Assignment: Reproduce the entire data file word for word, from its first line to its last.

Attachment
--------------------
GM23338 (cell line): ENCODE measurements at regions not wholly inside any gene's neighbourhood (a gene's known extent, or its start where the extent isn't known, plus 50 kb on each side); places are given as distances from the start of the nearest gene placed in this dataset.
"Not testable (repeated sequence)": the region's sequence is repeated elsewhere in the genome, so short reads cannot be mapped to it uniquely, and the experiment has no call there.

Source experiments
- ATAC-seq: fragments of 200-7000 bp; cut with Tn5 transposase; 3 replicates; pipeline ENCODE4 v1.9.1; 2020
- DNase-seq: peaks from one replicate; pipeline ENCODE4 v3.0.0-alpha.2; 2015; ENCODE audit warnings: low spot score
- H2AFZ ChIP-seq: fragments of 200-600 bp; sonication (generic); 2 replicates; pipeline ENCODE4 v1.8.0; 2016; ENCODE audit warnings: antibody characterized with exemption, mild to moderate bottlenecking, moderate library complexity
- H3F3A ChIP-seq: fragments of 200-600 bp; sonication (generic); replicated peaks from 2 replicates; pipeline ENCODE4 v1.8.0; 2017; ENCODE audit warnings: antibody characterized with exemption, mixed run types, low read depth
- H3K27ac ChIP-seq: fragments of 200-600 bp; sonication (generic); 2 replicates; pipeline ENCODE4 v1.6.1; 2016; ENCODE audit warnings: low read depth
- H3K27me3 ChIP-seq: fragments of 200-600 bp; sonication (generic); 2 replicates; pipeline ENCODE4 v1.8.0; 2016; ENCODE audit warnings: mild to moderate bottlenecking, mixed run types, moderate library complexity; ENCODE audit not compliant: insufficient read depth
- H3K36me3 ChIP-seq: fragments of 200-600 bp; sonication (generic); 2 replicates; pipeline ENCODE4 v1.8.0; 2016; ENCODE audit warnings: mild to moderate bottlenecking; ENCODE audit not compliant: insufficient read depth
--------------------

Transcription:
GM23338 (cell line): ENCODE measurements at regions not wholly inside any gene's neighbourhood (a gene's known extent, or its start where the extent isn't known, plus 50 kb on each side); places are given as distances from the start of the nearest gene placed in this dataset.
"Not testable (repeated sequence)": the region's sequence is repeated elsewhere in the genome, so short reads cannot be mapped to it uniquely, and the experiment has no call there.

Source experiments
- ATAC-seq: fragments of 200-7000 bp; cut with Tn5 transposase; 3 replicates; pipeline ENCODE4 v1.9.1; 2020
- DNase-seq: peaks from one replicate; pipeline ENCODE4 v3.0.0-alpha.2; 2015; ENCODE audit warnings: low spot score
- H2AFZ ChIP-seq: fragments of 200-600 bp; sonication (generic); 2 replicates; pipeline ENCODE4 v1.8.0; 2016; ENCODE audit warnings: antibody characterized with exemption, mild to moderate bottlenecking, moderate library complexity
- H3F3A ChIP-seq: fragments of 200-600 bp; sonication (generic); replicated peaks from 2 replicates; pipeline ENCODE4 v1.8.0; 2017; ENCODE audit warnings: antibody characterized with exemption, mixed run types, low read depth
- H3K27ac ChIP-seq: fragments of 200-600 bp; sonication (generic); 2 replicates; pipeline ENCODE4 v1.6.1; 2016; ENCODE audit warnings: low read depth
- H3K27me3 ChIP-seq: fragments of 200-600 bp; sonication (generic); 2 replicates; pipeline ENCODE4 v1.8.0; 2016; ENCODE audit warnings: mild to moderate bottlenecking, mixed run types, moderate library complexity; ENCODE audit not compliant: insufficient read depth
- H3K36me3 ChIP-seq: fragments of 200-600 bp; sonication (generic); 2 replicates; pipeline ENCODE4 v1.8.0; 2016; ENCODE audit warnings: mild to moderate bottlenecking; ENCODE audit not compliant: insufficient read depth